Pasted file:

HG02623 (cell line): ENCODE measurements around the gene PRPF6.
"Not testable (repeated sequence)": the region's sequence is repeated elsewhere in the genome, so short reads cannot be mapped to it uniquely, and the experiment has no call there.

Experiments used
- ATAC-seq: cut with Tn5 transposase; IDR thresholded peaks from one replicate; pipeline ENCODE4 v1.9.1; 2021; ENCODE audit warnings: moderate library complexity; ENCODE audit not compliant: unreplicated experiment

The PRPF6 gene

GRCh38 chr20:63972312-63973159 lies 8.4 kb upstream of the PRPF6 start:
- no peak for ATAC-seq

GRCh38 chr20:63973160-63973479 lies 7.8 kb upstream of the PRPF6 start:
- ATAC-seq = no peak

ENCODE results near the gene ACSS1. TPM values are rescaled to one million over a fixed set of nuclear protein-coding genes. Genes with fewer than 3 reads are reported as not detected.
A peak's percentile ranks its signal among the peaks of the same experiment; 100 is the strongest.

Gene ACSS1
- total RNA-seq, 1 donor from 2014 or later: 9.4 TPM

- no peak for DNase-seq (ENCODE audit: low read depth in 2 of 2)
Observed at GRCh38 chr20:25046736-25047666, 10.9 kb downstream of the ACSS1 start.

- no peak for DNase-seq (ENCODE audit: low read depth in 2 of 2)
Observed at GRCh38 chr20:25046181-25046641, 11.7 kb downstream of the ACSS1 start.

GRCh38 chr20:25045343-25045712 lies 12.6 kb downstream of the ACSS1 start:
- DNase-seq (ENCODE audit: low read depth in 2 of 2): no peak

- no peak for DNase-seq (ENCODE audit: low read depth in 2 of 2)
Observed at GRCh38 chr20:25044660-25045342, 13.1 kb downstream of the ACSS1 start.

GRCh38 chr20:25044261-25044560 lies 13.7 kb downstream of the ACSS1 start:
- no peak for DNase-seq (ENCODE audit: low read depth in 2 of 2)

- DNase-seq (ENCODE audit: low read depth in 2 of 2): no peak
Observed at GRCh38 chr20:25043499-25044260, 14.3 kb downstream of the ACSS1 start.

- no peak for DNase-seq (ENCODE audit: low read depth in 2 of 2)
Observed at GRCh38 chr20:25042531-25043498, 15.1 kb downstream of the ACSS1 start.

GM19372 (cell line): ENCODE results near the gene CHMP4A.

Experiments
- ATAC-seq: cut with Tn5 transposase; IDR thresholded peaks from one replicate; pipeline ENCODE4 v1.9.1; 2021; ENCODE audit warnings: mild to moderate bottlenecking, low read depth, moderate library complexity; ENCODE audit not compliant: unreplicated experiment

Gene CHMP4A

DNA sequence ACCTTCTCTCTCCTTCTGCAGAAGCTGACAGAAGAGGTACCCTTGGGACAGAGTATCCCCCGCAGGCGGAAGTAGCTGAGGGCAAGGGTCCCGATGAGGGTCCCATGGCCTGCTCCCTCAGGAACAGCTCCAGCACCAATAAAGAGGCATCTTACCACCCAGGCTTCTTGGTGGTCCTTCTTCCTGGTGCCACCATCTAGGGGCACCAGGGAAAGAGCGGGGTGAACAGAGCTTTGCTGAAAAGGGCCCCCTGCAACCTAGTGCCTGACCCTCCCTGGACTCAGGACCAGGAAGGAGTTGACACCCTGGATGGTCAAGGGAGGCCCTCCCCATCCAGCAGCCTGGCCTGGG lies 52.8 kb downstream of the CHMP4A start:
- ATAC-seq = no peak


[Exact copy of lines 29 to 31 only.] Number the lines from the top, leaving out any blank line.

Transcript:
Experiments
- ATAC-seq: cut with Tn5 transposase; IDR thresholded peaks from one replicate; pipeline ENCODE4 v1.9.1; 2021; ENCODE audit warnings: mild to moderate bottlenecking, low read depth, moderate library complexity; ENCODE audit not compliant: unreplicated experiment

Gene CHMP4A